You also get the sense that the seat of head coach Jason Garrett is heating up rather rapidly.
Tony Romo, who spent the bulk of his career playing for Garrett, had a Freudian slip while calling the game for CBS:
Perhaps worse were the optics of some of Garrett's players seemingly uninterested in high-fiving him as they came off the field late in the fourth quarter:
In Week 7, the Cowboys will host the division-rival Philadelphia Eagles on Sunday Night Football. Both teams entered the season with Super Bowl aspirations, but are 3-3 after six weeks. A win will put them into the driver's seat in the NFC East. A loss may seriously start the clock on Garrett's time in Dallas.
3. The 49ers Are Among NFC's Elite
It's time to start taking the San Francisco 49ers seriously. After all, they'll exit Week 6 as one of the two undefeated teams in the NFL.
Kyle Shanahan, considered one of the best offensive minds in the NFL, isn't presiding over what feels like a special offense. This certainly isn't equivalent to the John Elway, Terrell Davis, Shannon Sharpe offenses that his father, Mike, led in Denver. Heck, the 49ers don't have the type of offensive talent that the Atlanta Falcons did in 2015 and 2016, when Shanahan was their offensive coordinator.
But after six weeks, the 49ers are 5-0, and have a top-five ranked offensive unit. Tevin Coleman, one of their big offseason pickups, is averaging over four yards a carry - he's third in the team in rushing yards. Raheem Mostert is averaging 5.5 yards per carry, and has racked up 249 rushing yards. In traditional Shanahan fashion, their leading running back has come out of nowhere, as Matt Breida has 376 rushing yards on 5.8 yards per carry. The strangest dynamic is that Jeff Wilson Jr., not any of the aforementioned trio, leads the team with four rushing touchdowns.
Jimmy Garoppolo has been pretty pedestrian, as he's averaging 232.6 yards per game, and has thrown seven touchdowns and five picks. He does appear to be starting to get on the same page as star tight end George Kittle, who, despite being questionable entering the game, had a season-high 103 receiving yards in Sunday's win over the Los Angeles Rams. But prior to the season, most would have thought that the 49ers path to an improbable 5-0 start would have been a breakout season for the 27-year-old Garoppolo. That hasn't happened, at least thus far.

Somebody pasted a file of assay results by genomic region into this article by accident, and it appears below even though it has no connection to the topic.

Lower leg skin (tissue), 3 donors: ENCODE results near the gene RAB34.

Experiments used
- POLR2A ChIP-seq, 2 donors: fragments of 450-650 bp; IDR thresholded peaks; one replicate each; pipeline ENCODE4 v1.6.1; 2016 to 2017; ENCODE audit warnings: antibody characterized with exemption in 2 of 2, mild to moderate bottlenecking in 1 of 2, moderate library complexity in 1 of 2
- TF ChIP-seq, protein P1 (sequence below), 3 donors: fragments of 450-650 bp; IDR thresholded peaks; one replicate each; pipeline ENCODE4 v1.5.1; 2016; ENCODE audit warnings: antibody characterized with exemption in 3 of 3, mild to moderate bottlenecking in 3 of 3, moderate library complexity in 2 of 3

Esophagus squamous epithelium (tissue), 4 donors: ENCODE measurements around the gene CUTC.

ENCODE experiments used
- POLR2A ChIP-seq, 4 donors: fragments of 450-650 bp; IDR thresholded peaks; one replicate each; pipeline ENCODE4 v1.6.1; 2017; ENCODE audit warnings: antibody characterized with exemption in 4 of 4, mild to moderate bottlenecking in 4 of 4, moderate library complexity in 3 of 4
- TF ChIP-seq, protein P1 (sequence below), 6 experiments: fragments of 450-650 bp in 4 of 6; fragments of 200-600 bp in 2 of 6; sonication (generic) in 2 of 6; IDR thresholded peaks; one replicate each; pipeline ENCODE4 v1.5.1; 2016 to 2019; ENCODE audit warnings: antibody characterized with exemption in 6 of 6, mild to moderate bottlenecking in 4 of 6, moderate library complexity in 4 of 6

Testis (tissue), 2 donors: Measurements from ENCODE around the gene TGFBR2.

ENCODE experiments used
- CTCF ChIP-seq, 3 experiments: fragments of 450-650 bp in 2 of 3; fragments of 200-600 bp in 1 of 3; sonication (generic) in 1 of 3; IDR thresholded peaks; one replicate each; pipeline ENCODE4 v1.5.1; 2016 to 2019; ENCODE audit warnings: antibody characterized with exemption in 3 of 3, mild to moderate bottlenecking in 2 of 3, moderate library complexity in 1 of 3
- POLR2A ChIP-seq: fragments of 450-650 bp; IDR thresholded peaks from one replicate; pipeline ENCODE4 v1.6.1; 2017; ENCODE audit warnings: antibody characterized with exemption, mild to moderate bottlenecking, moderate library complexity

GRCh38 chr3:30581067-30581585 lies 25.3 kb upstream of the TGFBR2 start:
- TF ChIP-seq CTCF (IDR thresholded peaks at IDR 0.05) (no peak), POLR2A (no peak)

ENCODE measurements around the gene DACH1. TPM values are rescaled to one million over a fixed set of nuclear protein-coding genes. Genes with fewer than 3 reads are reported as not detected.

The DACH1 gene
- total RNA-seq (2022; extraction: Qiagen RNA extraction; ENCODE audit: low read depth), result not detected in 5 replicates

Make no mistake, though, the 49ers defense has been their best unit. RADIO.COM's Ross Tucker joked Sunday that it's a near certainty that 49ers defensive coordinator Robert Saleh is a near lock to become a head coach this upcoming offseason because of his "energy and fire." While that may prove to be true, owners searching for a new head coach may not hate the fact that he's leading one of the sport's best defenses either.
The Los Angeles Rams issues appear to be deeper than playing the 49ers stout defense, but the defending NFC Champions were held to just seven points at home by the 49ers Sunday. Jared Goff, who threw for over 4,600 yards a season ago, was limited to just 78 passing yards the entire game.
Whether the 49ers having a top-five offense proves to be sustainable or not, it doesn't appear that their defense is going anywhere. A unit that includes Fred Warner, Kwon Alexander, DeForest Buckner, Arik Armstead and Richard Sherman, among others, is limiting opponents to just 12.8 points per game. The most points they've allowed in a game this season is 20.
With the Seattle Seahawks at 5-1 and some thought that the 3-3 Rams will rebound, the NFC West could prove to be one of the toughest divisions to win. But it's time to stop discounting the 49ers chances at doing so.